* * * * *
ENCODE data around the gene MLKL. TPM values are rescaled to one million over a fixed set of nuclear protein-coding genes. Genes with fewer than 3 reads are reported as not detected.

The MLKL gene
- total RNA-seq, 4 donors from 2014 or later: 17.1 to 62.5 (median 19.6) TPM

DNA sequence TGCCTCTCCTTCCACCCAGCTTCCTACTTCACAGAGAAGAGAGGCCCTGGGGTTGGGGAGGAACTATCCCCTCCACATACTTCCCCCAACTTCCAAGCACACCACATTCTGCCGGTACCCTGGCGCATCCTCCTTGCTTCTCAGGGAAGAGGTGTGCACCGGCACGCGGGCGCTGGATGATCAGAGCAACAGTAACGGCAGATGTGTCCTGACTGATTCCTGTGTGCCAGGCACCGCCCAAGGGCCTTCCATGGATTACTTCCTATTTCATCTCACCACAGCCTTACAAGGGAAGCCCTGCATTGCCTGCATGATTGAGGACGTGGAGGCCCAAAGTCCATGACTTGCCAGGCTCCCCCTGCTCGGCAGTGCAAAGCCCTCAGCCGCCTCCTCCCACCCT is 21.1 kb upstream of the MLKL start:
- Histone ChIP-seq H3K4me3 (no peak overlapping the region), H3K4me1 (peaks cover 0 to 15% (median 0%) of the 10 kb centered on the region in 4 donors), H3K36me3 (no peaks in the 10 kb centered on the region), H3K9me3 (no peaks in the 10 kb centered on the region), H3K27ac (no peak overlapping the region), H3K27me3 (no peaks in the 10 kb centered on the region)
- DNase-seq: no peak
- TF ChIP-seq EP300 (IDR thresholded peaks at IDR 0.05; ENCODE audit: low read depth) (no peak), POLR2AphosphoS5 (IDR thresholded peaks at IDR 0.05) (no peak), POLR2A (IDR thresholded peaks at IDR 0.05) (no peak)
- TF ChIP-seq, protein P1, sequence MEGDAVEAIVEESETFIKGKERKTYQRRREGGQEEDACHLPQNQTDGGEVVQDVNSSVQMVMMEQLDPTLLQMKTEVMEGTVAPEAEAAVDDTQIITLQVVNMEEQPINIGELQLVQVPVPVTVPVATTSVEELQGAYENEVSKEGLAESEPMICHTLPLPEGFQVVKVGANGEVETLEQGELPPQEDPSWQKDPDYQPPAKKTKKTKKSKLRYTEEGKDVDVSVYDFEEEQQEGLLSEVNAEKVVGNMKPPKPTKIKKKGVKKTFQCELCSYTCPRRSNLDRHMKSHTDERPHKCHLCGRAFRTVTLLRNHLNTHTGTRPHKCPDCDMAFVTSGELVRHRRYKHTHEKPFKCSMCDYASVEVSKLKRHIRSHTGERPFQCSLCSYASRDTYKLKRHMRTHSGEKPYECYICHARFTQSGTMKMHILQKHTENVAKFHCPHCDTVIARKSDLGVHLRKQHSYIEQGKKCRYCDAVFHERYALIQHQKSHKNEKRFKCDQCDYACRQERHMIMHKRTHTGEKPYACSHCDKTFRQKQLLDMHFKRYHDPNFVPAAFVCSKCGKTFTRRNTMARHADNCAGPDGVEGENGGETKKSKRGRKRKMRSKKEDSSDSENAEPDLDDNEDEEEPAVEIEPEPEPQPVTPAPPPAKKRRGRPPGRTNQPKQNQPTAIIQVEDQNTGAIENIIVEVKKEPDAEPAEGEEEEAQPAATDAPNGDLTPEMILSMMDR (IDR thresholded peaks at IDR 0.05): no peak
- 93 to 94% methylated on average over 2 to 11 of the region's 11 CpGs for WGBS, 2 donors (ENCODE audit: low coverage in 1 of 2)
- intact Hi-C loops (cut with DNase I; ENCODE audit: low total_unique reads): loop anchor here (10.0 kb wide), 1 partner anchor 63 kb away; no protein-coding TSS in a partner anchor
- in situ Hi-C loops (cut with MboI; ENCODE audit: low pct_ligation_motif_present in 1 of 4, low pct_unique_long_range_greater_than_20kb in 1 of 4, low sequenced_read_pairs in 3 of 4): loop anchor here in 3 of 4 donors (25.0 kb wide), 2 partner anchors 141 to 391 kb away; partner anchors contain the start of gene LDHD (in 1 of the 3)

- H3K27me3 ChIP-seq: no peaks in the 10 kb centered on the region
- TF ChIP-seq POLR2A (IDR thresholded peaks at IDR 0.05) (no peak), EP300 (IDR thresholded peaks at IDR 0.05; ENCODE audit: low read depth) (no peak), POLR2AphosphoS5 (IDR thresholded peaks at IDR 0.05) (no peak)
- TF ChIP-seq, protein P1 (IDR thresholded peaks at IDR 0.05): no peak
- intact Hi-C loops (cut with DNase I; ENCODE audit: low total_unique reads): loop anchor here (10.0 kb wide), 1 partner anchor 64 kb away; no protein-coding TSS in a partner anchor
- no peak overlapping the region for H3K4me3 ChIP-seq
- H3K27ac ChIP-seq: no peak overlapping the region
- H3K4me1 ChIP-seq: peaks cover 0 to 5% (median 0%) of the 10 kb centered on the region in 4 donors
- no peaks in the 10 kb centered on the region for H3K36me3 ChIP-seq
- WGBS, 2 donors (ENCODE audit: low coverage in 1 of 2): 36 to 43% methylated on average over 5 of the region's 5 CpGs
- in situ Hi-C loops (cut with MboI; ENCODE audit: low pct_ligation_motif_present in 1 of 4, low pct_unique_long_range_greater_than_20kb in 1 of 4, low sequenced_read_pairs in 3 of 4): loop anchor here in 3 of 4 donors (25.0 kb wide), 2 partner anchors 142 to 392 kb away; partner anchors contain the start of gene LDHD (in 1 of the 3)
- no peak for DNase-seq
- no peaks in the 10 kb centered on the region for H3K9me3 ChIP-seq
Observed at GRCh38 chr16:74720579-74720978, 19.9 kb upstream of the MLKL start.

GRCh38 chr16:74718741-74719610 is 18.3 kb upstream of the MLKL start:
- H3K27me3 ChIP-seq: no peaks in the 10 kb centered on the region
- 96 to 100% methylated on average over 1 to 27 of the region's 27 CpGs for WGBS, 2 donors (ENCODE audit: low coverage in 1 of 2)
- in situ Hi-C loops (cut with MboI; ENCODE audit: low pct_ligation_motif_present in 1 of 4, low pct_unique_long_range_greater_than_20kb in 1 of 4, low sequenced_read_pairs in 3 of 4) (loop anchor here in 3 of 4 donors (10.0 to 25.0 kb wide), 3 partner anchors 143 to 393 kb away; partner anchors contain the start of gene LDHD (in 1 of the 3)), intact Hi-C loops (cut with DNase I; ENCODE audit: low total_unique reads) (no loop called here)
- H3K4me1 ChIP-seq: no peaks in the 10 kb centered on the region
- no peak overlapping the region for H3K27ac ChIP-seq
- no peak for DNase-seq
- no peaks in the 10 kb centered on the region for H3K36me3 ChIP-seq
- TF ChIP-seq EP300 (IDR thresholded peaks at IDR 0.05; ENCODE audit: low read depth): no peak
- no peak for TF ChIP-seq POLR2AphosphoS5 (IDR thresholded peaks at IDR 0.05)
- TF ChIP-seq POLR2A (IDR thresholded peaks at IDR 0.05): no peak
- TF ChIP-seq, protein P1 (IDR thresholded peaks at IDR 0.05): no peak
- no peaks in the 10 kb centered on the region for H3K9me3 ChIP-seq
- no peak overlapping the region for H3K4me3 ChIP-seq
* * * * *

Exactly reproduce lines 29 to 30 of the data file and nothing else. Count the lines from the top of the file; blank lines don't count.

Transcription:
- H3K4me1 ChIP-seq: no peaks in the 10 kb centered on the region
- no peak overlapping the region for H3K27ac ChIP-seq